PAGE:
In this proposal we use a genetic mouse model of a congenital human defect to study a previously unknown regenerative mechanism within the embryonic intestine. The congenital defect is an intestinal atresia which forms prenatally and results in a segmental absence of a portion of the intestinal tube. Atresias present in the newborn period as an intestinal obstruction. A significant percentage of patients with intestinal atresia develop shortgut syndrome/Intestinal failure (SGS/IF), a condition where the intestine lacks sufficient length and surface area to absorb adequate calories in order to meet nutritional requirements. Currently, the therapeutic options for SGS/IF are limited and applicable to a subset of these patients. The proposed research will explore the regenerative potential of the embryonic intestine. This is significant because there are no therapies that enable us achieve our long-range goal of utilizing the patient's own cells to replace intestine in SGS/IF. This research is innovative because it has opened up the possibility of two paradigm shifts. The first possibility is the recognition by our laboratory that the embryonic intestine has the potential to regenerate after injury. The second possibility is that regeneration requires a cell derived from a one germ layer (mesoderm) to transdifferentiate and function as a cell type normally derived from a separate germ layer (endoderm): a process also known as lineage reprogramming.
Aim 1 will test the hypothesis that the endoderm compartment is invaded by a lateral plate mesoderm derived lineage of cells during the post-apoptotic phase of atresia formation.
Aim 2 will test whether the invading cells are capable of fully transdifferentiating and assuming an endodermal fate following invasion. These hypotheses were formulated out of preliminary data from my laboratory. The expected results will illuminate a novel regenerative mechanism that enables the intestine to reconstitute the endoderm compartment and rescue development after injury. Expected results will open up an entirely new line of investigation in a previously unknown area of intestinal development. Furthermore, they will be the next steps towards exploiting this response to realize our very long-term goal of developing regenerative therapies for patients with SGS/IF: a disease that afflicts over 20,000 patients (NIH- PA-06-230) in this country.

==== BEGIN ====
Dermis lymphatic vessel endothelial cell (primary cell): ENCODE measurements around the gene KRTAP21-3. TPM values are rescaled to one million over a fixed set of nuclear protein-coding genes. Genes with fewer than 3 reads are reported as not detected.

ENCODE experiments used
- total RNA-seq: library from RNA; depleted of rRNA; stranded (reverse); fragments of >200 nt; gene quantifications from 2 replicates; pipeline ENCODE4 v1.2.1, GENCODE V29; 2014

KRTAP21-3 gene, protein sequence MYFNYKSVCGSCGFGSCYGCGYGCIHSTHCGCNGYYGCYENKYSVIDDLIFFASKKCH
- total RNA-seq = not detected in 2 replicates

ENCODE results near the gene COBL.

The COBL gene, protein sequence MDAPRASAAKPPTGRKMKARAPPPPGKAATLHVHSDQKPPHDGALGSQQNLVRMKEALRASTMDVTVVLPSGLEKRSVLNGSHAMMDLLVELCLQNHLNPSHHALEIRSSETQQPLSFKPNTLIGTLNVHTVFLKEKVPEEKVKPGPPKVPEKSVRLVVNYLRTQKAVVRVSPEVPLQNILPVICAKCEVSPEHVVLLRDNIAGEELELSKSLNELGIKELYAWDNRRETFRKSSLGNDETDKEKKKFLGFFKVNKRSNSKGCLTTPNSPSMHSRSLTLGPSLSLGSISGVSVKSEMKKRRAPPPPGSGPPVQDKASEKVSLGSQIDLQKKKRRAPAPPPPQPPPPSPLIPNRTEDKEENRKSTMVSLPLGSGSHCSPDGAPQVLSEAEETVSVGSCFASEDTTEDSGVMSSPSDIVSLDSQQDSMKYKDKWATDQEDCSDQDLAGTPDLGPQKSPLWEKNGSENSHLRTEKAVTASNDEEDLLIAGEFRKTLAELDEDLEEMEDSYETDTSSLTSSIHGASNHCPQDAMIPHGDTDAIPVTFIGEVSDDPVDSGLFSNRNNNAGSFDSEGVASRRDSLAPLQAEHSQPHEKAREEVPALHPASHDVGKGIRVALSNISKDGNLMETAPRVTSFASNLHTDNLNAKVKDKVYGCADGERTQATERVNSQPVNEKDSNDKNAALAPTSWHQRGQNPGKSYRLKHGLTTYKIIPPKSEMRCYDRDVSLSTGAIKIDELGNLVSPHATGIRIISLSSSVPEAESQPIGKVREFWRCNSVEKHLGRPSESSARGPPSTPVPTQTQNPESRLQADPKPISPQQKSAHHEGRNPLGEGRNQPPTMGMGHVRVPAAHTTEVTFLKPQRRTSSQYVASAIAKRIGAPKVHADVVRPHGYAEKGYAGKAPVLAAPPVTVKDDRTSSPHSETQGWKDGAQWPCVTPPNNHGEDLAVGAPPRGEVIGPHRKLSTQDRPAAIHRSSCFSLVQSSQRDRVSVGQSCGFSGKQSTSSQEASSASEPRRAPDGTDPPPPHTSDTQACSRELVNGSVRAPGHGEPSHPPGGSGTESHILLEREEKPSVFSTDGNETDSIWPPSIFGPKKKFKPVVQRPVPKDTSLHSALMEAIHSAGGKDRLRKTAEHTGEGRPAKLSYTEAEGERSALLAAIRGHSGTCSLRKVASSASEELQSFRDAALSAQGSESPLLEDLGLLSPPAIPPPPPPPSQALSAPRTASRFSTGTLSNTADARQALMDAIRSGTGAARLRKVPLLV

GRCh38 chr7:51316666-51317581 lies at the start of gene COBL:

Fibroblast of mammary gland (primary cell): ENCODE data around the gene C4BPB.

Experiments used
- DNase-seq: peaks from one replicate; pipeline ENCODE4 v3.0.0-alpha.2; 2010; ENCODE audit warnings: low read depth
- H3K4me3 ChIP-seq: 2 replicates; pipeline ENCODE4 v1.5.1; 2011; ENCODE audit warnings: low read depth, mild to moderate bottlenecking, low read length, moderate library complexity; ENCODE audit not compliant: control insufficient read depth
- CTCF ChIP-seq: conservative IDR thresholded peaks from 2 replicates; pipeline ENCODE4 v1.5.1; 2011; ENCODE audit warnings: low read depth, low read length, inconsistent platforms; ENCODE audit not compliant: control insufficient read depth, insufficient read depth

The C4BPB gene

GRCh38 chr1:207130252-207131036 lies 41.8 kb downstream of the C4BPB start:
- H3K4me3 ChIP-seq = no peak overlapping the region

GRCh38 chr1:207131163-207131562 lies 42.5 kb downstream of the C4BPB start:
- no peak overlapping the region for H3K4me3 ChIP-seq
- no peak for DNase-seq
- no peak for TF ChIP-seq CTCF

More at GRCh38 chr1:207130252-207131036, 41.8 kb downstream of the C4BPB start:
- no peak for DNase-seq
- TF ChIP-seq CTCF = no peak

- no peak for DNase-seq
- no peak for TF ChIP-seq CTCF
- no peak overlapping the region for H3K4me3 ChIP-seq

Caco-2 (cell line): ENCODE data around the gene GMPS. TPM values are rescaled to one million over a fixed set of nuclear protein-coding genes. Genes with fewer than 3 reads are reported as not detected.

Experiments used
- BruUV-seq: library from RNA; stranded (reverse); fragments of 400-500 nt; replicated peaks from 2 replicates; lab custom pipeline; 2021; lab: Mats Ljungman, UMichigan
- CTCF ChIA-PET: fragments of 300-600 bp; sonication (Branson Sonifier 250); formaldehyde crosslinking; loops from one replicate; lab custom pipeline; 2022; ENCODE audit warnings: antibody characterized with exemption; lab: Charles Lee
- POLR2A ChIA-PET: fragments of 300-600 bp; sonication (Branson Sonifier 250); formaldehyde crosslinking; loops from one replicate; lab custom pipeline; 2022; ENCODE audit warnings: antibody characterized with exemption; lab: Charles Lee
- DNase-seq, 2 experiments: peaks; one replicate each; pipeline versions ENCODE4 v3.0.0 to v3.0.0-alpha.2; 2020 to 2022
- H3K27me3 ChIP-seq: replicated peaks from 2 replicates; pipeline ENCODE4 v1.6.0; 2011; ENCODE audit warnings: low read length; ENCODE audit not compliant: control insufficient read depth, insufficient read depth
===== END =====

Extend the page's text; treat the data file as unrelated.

The proposed research is relevant to human health because it will identify a previously unrecognized mechanism of regeneration within the intestine that could potentially be activated to stimulate growth of intestine in patients who lack sufficient intestinal length to absorb calories and nutrients: a condition known as shortgut syndrome/intestinal failure. The life burden and cost of this disease for these patients and their families is extraordinary. The proposed research is therefore relevant to the NIH's mission: To seek fundamental knowledge about the nature and behavior of living systems and the application of that knowledge to enhance health, lengthen life, and reduce the burdens of illness and disability.
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